Emergencies and disasters are common and occur on a daily basis. Although most survivors will not experience any long-term negative mental health effects, some will. First responders tend to have first contact with the survivors and, therefore, are in a position to provide needed mental health assistance to survivors. Psychological first aid (PFA) is an evidence-informed approach to providing support to survivors following a serious crisis event, and it aims to reduce the initial distress of the traumatic event and to promote adaptive functioning and coping. PFA has gained a great deal of attention lately, likely due to the fact that it is easy to provide. This article discusses the potential negative effects of emergencies and disasters on mental health, provides a description of PFA and discusses its application, and provides an overview of the research base of PFA and a discussion on the need for future research. Key words: first responders, psychological first aid, mental health DOI:10.5055/jem.2013.0126


Article
An evaluation of security measures implemented to address physical threats to water infrastructure in the state of Mississippi
Jason R. Barrett, PhD Candidate; P. Edward French, PhD
January/February 2013; pages 49-58

Abstract
The events of September 11, 2001, increased and intensified domestic preparedness efforts in the United States against terrorism and other threats. The heightened focus on protecting this nation’s critical infrastructure included legislation requiring implementation of extensive new security measures to better defend water supply systems against physical, chemical/ biological, and cyber attacks. In response, municipal officials have implemented numerous safeguards to reduce the vulnerability of these systems to purposeful intrusions including ongoing vulnerability assessments, extensive personnel training, and highly detailed emergency response and communication plans. This study evaluates fiscal year 2010 annual compliance assessments of public water systems with security measures that were implemented by Mississippi’s Department of Health as a response to federal requirements to address these potential terrorist threats to water distribution systems. The results show that 20 percent of the water systems in this state had at least one security violation on their 2010 Capacity Development Assessment, and continued perseverance from local governments is needed to enhance the resiliency and robustness of these systems against physical threats. Key words: emergency management, security measures, water systems DOI:10.5055/jem.2013.0127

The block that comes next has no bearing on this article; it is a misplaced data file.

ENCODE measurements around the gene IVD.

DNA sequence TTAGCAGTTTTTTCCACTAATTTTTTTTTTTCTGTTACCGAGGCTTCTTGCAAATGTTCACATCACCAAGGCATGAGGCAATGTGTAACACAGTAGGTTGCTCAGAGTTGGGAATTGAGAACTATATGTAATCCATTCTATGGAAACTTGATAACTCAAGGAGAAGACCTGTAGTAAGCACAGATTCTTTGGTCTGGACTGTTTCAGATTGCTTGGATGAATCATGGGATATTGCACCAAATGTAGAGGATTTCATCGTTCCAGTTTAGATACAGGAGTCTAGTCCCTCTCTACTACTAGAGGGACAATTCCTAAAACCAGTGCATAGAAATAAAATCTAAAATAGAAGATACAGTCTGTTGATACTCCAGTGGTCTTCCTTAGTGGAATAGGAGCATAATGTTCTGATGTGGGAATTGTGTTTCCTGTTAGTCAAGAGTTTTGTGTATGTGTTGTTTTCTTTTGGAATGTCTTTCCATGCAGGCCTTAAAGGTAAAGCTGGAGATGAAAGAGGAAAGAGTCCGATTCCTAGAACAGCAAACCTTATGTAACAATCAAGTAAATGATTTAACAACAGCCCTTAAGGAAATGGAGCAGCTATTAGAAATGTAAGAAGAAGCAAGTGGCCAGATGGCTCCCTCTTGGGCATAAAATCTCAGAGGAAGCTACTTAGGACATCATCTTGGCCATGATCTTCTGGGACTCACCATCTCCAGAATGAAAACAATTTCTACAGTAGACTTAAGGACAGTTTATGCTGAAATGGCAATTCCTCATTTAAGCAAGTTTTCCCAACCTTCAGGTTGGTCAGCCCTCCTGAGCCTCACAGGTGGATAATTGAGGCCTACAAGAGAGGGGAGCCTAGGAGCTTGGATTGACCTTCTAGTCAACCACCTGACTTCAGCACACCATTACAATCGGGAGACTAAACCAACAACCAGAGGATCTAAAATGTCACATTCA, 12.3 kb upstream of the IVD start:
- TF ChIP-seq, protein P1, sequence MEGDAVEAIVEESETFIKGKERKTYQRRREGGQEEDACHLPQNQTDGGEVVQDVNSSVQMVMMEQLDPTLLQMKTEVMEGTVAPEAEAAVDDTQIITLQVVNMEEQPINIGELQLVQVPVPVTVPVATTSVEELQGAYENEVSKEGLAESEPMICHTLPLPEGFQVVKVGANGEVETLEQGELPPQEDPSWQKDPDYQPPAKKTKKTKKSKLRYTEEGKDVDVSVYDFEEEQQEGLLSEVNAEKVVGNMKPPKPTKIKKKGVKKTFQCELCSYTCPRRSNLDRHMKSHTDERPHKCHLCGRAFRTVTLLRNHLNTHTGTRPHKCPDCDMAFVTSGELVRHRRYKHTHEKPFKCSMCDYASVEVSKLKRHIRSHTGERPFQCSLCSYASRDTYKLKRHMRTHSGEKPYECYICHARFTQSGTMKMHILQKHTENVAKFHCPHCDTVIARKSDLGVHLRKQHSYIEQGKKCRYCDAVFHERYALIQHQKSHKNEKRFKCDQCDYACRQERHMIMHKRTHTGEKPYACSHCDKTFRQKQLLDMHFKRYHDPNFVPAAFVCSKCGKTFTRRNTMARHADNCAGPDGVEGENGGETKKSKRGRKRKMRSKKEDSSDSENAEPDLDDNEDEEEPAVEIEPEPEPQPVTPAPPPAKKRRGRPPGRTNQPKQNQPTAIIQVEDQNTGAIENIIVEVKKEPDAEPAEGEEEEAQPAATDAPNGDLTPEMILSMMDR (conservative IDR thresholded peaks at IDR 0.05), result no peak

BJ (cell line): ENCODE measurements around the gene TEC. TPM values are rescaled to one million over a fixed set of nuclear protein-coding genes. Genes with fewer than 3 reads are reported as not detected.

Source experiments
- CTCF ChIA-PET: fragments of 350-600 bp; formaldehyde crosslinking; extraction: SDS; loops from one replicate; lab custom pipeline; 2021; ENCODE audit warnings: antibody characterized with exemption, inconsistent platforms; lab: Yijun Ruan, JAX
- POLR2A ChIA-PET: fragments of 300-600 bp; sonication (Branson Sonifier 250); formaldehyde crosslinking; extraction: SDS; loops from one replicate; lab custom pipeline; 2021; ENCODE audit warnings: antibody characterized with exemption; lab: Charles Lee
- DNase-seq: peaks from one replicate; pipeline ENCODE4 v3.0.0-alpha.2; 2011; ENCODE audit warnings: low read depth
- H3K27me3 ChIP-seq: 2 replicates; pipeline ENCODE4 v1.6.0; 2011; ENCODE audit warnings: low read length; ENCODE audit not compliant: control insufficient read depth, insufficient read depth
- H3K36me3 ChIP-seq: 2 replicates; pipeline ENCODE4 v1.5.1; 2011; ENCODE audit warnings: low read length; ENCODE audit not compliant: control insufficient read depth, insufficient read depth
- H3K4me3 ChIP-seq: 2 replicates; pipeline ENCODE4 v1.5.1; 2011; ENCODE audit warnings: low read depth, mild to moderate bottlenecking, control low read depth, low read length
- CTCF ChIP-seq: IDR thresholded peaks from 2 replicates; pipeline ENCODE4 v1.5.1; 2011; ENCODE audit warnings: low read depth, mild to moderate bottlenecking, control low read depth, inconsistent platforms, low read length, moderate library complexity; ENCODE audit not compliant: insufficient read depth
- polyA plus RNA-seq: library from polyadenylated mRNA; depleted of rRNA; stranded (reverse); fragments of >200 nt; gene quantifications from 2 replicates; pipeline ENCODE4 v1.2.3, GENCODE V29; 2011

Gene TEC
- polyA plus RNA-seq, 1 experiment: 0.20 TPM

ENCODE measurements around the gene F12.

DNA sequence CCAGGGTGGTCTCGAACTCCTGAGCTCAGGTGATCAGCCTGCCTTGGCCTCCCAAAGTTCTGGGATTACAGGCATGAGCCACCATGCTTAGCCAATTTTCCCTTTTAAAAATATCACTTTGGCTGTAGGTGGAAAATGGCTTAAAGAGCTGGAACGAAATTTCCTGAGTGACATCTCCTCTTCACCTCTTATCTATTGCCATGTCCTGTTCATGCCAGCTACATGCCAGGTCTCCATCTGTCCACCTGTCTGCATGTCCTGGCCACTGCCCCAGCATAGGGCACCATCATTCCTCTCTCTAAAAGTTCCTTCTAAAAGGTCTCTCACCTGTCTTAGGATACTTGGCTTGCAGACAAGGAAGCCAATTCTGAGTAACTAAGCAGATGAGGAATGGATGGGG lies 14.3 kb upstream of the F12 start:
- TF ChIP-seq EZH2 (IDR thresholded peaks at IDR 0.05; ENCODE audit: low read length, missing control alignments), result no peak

Article
Approaches to emergency management teaching at the master’s level
David Alexander, PhD
January/February 2013; pages 59-72

Abstract